Friday, November 13, 2009

Trying Trial

Late word from Washington is that Attorney General Eric Holder will have 9/11 mastermind Khalid Sheikh Muhammad and four other al-Qaeda operatives tried for the World Trade Center attacks in federal court in New York - literally in the shadow of Ground Zero.
Republicans have inevitably cried foul over this, but it took guts for Holder to go ahead with this. Although 9/11 was seen as an act of war, the current situation in Afghanistan finds al-Qaeda practically gone from that country after eight years of American and NATO involvement there in response to 9/11, yet that effort has apparently been as successful as it's going to get. The Taliban remain difficult foes. Al-Qaeda has resettled elsewhere, mainly in Pakistan. The best way to stand up against terrorist acts is to treat it as a law enforcement issue. Law enforcement should investigate and stop potential plots. That's how the British found that cell of terrorists hoping to blow up airliners over the Atlantic in 2006. Any plot that succeeds should be dealt with by the criminal justice system, and the punishment should fit the crime.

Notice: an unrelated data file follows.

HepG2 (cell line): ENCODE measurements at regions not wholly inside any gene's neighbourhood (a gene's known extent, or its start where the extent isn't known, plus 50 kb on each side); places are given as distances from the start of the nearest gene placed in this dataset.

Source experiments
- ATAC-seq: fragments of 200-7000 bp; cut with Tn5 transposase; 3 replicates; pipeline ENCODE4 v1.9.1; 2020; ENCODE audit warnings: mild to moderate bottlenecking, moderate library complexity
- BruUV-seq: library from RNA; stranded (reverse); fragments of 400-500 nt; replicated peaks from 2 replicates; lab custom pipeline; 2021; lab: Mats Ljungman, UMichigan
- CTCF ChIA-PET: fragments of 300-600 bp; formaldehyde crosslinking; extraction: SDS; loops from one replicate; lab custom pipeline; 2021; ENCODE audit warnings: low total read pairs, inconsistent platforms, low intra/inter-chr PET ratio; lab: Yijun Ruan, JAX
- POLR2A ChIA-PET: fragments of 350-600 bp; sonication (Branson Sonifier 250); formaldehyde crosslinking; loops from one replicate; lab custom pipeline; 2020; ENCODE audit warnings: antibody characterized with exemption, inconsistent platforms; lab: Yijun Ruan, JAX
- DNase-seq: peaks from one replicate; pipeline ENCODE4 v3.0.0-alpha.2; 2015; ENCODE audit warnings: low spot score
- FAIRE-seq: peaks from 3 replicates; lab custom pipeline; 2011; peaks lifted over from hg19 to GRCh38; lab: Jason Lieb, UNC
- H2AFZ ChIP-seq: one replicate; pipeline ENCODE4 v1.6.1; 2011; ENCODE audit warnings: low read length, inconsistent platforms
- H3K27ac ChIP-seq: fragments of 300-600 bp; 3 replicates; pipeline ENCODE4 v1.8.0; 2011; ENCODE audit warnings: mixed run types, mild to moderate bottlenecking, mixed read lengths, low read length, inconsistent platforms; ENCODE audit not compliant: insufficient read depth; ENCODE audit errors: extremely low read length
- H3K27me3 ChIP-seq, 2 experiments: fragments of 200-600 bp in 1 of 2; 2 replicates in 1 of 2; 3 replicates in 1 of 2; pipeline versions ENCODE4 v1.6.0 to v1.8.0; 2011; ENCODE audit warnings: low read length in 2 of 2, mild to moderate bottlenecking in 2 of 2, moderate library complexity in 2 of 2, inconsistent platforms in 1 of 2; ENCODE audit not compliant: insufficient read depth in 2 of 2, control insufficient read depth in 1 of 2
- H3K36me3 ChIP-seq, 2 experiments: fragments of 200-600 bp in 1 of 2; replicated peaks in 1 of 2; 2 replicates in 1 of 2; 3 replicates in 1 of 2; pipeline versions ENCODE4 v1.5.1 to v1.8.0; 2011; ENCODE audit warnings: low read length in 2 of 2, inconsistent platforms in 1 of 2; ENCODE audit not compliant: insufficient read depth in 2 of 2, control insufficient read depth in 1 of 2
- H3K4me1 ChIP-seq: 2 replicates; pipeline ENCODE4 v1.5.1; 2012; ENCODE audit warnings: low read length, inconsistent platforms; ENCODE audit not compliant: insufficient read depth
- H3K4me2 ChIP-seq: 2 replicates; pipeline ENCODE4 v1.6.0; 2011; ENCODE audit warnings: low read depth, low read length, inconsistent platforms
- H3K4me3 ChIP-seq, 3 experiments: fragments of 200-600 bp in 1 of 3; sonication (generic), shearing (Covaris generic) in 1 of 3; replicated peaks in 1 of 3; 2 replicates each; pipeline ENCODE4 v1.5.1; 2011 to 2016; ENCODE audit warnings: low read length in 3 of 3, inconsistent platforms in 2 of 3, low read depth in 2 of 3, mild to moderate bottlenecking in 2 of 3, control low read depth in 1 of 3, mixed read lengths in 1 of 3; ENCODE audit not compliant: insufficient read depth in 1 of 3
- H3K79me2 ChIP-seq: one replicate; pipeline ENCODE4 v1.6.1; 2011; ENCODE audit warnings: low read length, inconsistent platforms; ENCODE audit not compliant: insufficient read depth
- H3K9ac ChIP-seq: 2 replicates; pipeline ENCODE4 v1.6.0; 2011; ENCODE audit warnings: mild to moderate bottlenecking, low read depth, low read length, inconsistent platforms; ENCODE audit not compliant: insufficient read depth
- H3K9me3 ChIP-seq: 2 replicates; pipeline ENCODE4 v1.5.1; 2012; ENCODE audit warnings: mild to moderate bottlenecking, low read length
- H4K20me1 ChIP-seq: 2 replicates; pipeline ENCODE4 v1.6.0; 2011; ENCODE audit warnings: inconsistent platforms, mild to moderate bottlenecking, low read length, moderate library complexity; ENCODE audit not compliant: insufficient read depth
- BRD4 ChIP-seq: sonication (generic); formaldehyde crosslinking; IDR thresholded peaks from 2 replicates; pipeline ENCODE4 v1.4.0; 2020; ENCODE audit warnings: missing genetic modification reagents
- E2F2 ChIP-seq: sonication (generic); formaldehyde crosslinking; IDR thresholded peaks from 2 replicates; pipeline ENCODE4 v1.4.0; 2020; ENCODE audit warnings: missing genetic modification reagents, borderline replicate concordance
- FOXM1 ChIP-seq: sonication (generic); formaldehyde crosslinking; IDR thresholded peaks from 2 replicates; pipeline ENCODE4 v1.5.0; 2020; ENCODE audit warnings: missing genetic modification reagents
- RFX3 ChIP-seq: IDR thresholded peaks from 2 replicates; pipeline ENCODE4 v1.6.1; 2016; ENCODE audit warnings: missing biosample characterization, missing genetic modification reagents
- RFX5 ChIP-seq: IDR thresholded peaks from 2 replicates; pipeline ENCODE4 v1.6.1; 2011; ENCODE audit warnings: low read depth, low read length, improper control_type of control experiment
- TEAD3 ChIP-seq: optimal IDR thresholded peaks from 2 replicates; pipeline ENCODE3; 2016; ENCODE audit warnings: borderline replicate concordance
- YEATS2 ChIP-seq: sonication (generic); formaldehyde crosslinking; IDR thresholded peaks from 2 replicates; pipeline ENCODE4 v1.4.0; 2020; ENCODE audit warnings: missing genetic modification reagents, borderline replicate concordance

Also, putting Muhammad and his confederates on trial in the federal judicial system, we have the opportunity to show the world that our judicial system works and can bring the kind of justice that Muhammad and the others deserve without torture or indefinite imprisonment without a trial. Mayor Bloomberg and his police commissioner, Ray Kelly, said New York can handle the trial.
One bugaboo that remains is the failure to close the Guantanamo Bay prison facility. Although Holder says it won't be done by January 22, 2010 as planned, he thinks he can still have it done shortly thereafter. That would compensate for the resignation of White House counsel Gregory Craig, whose difficulties with closing Guantanamo supposedly forced his departure. The Justice Department claim Craig's resignation and the delayed Guantanamo closing are not related, but others see it as an abandonment and a scapegoating of Craig, one of Washington's best legal experts.

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